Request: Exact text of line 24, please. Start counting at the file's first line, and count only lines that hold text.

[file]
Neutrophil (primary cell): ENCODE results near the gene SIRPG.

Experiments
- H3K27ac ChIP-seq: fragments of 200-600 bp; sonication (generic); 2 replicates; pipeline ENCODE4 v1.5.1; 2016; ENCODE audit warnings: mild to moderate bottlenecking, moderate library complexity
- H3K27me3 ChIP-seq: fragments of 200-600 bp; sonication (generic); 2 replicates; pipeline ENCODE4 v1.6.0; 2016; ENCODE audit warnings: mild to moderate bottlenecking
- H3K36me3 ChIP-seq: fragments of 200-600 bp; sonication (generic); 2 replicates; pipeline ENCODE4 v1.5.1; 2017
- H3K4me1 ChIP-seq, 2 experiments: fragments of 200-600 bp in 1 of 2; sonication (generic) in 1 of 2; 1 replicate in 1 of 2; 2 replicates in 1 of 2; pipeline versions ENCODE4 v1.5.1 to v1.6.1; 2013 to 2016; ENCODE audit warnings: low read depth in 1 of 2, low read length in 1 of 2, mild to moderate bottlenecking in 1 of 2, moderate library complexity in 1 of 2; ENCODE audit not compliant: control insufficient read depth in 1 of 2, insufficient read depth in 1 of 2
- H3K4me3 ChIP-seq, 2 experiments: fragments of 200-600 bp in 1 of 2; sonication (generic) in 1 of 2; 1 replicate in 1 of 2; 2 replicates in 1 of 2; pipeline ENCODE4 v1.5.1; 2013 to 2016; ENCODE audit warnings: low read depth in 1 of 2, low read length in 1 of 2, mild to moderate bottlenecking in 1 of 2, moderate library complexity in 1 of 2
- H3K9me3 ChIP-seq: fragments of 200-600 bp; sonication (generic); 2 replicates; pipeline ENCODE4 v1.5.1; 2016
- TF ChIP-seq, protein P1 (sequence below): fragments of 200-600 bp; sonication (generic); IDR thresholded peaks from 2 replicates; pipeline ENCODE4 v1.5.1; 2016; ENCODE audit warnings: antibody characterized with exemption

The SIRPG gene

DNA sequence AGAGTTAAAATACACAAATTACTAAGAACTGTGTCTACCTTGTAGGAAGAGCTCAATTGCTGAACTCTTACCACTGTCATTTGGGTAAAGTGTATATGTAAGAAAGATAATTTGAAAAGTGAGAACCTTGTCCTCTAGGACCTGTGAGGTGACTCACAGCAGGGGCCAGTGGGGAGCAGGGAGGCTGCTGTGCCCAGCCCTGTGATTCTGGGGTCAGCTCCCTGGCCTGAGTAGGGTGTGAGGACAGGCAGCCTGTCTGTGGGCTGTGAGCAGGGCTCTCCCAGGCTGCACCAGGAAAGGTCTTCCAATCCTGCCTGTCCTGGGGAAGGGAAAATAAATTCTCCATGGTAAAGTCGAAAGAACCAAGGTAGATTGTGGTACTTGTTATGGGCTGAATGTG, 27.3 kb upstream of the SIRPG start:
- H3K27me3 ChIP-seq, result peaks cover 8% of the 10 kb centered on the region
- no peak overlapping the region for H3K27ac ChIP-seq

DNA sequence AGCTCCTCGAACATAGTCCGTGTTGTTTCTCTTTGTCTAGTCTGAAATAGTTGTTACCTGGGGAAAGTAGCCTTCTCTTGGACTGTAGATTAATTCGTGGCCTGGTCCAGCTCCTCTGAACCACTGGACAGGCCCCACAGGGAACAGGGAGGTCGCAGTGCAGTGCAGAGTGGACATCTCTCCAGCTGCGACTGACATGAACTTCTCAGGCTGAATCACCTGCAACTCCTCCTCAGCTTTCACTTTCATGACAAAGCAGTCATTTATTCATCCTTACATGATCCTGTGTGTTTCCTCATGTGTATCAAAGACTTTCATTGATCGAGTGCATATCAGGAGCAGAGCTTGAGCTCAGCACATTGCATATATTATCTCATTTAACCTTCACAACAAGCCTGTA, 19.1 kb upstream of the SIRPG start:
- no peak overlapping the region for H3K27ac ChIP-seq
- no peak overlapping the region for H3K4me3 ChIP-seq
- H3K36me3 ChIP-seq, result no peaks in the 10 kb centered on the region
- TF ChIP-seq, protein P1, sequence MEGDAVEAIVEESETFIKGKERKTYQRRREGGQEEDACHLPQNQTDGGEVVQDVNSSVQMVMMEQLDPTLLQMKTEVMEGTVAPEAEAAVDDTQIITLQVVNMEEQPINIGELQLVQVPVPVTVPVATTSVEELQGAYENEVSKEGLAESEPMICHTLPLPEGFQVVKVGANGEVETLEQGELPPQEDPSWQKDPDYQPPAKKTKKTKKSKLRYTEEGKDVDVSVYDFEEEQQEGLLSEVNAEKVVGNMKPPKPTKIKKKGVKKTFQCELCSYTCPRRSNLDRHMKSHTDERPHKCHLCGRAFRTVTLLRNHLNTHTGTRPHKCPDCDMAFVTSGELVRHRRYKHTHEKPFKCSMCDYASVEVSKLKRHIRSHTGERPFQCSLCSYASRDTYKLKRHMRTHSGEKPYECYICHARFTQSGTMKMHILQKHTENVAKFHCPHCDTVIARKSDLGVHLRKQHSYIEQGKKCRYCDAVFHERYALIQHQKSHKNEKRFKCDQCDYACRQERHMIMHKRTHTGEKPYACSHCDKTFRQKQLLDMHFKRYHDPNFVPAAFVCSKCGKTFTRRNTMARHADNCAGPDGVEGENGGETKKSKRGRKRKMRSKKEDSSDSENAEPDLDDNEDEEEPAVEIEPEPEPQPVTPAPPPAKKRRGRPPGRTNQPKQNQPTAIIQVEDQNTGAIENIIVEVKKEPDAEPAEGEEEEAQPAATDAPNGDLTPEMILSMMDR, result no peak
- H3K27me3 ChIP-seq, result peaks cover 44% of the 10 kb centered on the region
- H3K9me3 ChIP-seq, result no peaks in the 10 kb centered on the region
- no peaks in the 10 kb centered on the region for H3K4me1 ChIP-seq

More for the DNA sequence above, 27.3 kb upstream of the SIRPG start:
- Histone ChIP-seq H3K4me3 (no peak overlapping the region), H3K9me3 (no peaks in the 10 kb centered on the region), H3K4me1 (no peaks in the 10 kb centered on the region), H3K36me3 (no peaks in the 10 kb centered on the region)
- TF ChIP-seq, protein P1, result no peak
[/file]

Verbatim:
- TF ChIP-seq, protein P1, result no peak